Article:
Magazine article The Spectator

One Law to Rule Them All

Magazine article The Spectator

One Law to Rule Them All

Article excerpt

When will our legislators realise that they can't repeal the Law of Unintended Consequencesss

Last week, the European Commission voted to ban three pesticides which are said to harm bees. Everyone loves bees, so perhaps we should all be rejoicing?

Well, I'm afraid my reaction was not joy, but to think: here we go again, this is bound to mean more dead bees. It's inevitable: whether it's a ban, an order or a reform, it doesn't matter. When governments act they almost always forget the golden rule of public policy: the Law of Unintended Consequences.

And guess what? Just a few days after the vote, scientists are pointing out that the ban will mean farmers using older chemicals that are even more harmful to bees. For good measure, the alternative pesticides are more expensive to use and not as good at protecting crops.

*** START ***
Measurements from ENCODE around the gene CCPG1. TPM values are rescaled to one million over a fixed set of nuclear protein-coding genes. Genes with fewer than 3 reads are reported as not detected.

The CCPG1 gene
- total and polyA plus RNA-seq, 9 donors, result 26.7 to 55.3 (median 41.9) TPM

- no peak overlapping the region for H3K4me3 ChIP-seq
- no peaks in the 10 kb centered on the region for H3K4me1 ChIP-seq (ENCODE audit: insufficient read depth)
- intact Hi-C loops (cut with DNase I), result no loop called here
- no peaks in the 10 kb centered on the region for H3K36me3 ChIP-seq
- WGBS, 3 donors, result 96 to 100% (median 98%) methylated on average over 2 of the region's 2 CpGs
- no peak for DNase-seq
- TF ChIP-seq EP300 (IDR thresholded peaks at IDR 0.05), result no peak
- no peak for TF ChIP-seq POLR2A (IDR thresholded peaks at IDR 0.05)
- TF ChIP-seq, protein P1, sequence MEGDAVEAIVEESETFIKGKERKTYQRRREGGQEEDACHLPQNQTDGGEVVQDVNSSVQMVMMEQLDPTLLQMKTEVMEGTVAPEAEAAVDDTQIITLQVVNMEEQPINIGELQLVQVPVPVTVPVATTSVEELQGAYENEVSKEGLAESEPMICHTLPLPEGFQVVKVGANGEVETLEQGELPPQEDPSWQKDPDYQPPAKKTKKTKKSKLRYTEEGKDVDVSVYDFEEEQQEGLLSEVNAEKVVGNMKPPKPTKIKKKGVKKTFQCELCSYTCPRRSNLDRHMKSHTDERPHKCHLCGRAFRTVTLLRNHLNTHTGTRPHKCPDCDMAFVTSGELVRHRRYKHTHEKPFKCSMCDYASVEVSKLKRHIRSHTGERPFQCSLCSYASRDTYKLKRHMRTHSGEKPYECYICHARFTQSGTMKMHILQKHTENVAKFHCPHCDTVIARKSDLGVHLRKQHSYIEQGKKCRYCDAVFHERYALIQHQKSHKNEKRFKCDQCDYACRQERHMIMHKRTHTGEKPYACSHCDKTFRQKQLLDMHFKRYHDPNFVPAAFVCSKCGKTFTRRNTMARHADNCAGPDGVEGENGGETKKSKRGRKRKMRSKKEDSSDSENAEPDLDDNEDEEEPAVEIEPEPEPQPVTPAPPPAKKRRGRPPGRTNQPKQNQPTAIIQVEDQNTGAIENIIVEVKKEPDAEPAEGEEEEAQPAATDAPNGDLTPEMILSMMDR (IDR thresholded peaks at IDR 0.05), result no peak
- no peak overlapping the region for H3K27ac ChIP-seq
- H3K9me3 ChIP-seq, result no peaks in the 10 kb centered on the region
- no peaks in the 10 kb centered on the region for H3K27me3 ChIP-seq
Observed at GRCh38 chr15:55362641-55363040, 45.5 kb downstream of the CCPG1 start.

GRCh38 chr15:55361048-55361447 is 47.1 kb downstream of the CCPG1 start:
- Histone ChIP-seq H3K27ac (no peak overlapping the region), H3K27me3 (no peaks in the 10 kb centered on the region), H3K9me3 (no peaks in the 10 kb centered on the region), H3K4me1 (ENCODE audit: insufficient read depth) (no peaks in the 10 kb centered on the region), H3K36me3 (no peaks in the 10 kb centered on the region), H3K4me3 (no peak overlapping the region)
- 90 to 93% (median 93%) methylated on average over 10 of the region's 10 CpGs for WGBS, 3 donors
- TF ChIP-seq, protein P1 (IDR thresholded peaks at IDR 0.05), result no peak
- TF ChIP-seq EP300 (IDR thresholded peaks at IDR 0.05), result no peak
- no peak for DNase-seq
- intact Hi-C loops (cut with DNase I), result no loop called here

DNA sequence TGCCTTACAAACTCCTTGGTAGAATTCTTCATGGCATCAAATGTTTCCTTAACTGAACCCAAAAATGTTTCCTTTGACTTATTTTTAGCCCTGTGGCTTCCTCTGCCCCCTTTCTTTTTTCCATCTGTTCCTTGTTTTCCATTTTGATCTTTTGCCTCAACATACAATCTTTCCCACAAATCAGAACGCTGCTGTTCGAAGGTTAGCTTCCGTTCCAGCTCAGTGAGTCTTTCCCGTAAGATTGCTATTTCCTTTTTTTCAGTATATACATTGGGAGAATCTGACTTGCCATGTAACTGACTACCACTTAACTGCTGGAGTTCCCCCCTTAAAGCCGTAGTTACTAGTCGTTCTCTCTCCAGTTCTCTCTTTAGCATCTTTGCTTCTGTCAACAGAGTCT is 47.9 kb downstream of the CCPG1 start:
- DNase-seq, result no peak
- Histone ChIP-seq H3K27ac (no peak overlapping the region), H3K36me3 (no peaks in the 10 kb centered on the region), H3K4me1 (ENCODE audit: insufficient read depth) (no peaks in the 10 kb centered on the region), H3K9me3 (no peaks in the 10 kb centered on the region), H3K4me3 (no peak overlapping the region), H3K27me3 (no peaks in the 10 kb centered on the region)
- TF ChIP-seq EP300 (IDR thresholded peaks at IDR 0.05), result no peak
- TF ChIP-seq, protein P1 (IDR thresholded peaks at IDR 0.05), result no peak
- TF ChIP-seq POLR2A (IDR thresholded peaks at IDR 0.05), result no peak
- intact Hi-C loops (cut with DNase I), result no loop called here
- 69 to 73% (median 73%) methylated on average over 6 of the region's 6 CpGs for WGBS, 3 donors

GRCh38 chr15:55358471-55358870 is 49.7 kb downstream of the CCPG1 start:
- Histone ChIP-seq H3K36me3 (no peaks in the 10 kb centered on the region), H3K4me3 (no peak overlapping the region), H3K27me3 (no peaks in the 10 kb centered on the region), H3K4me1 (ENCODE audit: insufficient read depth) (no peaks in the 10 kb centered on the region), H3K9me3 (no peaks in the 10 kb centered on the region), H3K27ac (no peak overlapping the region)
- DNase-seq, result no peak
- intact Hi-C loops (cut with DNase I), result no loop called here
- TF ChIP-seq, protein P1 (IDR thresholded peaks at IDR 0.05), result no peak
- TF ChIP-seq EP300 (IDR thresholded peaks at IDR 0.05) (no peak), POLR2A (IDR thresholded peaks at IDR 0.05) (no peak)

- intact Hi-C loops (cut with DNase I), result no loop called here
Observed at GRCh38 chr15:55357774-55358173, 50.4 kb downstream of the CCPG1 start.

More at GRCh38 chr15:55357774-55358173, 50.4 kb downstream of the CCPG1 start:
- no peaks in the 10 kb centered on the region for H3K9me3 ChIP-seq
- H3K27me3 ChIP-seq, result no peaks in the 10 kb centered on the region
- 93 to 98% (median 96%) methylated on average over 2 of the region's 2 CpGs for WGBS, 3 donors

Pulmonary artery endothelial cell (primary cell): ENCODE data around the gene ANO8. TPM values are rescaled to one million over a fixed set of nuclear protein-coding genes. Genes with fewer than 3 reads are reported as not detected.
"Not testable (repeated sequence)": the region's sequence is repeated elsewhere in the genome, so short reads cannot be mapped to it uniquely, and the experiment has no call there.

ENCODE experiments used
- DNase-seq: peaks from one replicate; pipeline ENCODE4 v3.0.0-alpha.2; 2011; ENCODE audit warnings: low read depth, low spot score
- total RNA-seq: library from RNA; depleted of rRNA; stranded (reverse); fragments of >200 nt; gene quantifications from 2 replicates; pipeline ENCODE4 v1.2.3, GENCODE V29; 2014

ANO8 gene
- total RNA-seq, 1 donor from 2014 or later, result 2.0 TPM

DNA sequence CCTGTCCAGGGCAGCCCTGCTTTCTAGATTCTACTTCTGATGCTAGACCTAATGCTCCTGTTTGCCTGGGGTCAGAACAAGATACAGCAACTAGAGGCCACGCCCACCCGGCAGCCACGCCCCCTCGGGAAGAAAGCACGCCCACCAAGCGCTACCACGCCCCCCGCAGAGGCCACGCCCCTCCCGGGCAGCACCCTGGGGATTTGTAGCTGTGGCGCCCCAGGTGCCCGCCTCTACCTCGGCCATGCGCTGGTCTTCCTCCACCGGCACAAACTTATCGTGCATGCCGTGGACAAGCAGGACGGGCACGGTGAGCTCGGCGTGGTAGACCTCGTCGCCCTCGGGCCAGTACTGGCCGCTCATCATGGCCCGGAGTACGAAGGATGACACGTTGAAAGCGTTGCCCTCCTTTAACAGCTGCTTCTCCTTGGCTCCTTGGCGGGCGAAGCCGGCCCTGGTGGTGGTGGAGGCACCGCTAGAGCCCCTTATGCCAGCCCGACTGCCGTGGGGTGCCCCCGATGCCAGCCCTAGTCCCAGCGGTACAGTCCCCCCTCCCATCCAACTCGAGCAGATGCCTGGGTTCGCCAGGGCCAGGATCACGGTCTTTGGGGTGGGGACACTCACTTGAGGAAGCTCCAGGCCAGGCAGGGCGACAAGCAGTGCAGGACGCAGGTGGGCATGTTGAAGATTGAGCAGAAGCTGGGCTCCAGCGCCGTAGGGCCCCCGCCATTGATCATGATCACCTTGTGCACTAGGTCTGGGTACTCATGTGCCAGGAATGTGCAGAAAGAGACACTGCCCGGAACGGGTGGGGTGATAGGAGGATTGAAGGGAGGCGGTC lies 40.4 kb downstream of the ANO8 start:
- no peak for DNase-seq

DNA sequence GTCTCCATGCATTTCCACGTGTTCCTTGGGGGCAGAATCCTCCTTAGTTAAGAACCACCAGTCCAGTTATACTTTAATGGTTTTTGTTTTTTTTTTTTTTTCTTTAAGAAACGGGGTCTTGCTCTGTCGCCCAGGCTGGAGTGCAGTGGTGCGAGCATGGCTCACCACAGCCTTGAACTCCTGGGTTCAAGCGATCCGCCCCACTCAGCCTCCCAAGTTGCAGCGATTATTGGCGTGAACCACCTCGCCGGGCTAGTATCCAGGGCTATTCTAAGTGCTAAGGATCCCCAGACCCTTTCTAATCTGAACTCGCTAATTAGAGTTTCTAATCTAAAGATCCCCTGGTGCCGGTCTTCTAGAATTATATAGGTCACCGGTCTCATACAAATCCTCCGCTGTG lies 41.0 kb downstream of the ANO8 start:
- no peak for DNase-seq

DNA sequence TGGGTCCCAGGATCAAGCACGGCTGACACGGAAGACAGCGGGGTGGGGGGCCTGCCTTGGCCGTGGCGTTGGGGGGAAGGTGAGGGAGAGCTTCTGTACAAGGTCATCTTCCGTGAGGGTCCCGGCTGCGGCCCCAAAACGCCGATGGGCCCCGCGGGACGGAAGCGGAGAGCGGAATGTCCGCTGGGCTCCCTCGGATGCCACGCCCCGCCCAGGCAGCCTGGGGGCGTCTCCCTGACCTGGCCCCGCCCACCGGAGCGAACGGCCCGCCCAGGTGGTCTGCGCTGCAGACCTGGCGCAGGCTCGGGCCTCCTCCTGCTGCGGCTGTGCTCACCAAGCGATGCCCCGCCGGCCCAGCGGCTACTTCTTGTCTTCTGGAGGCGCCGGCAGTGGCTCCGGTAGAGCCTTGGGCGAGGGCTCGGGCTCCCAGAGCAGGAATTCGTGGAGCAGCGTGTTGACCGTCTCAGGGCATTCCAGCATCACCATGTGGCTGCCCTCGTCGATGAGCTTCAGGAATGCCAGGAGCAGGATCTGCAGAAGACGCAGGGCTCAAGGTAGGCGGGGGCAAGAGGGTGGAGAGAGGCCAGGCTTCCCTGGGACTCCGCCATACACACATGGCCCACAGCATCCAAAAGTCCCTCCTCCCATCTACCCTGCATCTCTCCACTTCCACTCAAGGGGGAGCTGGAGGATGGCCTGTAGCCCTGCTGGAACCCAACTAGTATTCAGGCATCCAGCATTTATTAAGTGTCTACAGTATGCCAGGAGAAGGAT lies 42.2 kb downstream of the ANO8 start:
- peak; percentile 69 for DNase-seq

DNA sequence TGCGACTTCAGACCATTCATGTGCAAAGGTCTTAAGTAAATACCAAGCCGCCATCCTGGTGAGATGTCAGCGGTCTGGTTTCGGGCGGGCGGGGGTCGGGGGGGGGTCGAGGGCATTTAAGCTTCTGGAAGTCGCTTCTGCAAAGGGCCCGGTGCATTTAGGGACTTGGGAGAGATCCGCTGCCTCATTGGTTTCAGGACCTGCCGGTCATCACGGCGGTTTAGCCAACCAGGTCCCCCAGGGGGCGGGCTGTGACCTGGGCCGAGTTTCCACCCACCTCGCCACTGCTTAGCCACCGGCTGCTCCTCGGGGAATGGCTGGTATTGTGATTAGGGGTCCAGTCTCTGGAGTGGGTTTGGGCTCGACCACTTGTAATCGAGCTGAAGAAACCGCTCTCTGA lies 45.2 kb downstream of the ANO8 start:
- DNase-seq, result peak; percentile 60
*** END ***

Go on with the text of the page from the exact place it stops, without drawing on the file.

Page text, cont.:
Most of the time, governments do not set out to do harm. Politicians and bureaucrats think that, with the stroke of a pen or the passing of a bill, they can change the world for the better. But the Law of Unintended Consequences means that the opposite usually happens.

Take 'no win, no fee' arrangements for lawyers. Introduced to make the legal system accessible to those who couldn't afford to pay a lawyer upfront, it did just that, but in a way no one in government expected. More than a thousand people a day now hire a 'no win, no fee' lawyer and claim compensation for whiplash from a car accident. Since everyone else does - pushing up insurance premiums by 80 per cent in the past five years - the rational response to a crash is indeed to make a claim. That's certainly opening up the legal system to everyone.

The most obvious recent example of the Law of Unintended Consequences is the 50p tax rate. Introduced by Gordon Brown in 2010 to cheers from those keen to see 'the rich' pay more tax, its effect was to send nearly two thirds of the nation's highest earners - that is, biggest taxpayers - out of the country or deeper into the arms of the tax avoidance industry. In 2009-10, more than 16,000 people declared more than £1 million in income. After the 50p rate was introduced, the number fell to 6,000. You can, of course, learn from the Law and act accordingly.

Since the announcement that the top rate would be cut to 45p, the number of people declaring an annual income of more than £1 million has risen to 10,000. …

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